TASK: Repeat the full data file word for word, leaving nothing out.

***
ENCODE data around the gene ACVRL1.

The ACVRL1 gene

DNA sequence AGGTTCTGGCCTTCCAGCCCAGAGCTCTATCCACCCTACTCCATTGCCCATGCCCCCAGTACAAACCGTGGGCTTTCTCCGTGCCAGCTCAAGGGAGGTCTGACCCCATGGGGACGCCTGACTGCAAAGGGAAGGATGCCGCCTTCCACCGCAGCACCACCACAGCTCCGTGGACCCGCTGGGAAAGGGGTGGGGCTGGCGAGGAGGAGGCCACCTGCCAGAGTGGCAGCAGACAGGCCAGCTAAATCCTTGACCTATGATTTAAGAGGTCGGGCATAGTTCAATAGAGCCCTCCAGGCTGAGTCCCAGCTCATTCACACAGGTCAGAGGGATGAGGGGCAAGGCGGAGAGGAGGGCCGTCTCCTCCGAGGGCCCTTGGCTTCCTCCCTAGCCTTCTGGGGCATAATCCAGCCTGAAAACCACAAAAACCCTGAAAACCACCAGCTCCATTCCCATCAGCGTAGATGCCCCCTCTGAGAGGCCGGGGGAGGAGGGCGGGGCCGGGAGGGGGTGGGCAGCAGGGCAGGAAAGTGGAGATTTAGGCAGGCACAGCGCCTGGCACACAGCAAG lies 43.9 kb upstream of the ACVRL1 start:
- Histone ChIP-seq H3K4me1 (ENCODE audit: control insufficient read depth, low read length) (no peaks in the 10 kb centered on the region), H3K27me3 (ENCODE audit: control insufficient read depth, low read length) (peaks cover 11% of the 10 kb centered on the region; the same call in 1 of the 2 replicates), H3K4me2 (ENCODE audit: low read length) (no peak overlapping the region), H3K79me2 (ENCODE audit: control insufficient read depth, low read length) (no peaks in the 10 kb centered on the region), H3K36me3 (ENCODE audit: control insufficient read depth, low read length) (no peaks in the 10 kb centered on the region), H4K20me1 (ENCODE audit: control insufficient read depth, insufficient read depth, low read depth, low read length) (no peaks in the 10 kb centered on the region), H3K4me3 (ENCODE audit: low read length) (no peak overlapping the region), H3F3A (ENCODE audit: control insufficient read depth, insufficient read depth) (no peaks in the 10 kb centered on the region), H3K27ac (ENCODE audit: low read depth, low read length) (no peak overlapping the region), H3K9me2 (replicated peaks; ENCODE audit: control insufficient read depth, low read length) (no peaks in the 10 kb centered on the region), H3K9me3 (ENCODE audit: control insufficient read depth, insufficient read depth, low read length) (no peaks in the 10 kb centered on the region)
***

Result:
ENCODE data around the gene ACVRL1.

The ACVRL1 gene

DNA sequence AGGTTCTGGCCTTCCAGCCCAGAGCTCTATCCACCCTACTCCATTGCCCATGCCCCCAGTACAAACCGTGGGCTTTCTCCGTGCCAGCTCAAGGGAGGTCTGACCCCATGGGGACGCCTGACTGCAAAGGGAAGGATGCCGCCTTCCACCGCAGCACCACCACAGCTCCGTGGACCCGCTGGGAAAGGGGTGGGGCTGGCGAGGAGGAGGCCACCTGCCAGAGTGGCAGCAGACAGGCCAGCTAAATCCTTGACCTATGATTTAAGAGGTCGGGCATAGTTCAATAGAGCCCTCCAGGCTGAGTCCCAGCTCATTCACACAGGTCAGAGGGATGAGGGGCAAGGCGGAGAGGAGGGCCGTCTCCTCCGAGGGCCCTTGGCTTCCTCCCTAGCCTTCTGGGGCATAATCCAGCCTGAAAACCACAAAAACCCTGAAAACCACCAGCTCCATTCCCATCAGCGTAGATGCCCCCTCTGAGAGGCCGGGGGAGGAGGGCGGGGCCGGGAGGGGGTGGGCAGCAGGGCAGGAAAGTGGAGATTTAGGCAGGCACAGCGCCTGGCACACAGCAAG lies 43.9 kb upstream of the ACVRL1 start:
- Histone ChIP-seq H3K4me1 (ENCODE audit: control insufficient read depth, low read length) (no peaks in the 10 kb centered on the region), H3K27me3 (ENCODE audit: control insufficient read depth, low read length) (peaks cover 11% of the 10 kb centered on the region; the same call in 1 of the 2 replicates), H3K4me2 (ENCODE audit: low read length) (no peak overlapping the region), H3K79me2 (ENCODE audit: control insufficient read depth, low read length) (no peaks in the 10 kb centered on the region), H3K36me3 (ENCODE audit: control insufficient read depth, low read length) (no peaks in the 10 kb centered on the region), H4K20me1 (ENCODE audit: control insufficient read depth, insufficient read depth, low read depth, low read length) (no peaks in the 10 kb centered on the region), H3K4me3 (ENCODE audit: low read length) (no peak overlapping the region), H3F3A (ENCODE audit: control insufficient read depth, insufficient read depth) (no peaks in the 10 kb centered on the region), H3K27ac (ENCODE audit: low read depth, low read length) (no peak overlapping the region), H3K9me2 (replicated peaks; ENCODE audit: control insufficient read depth, low read length) (no peaks in the 10 kb centered on the region), H3K9me3 (ENCODE audit: control insufficient read depth, insufficient read depth, low read length) (no peaks in the 10 kb centered on the region)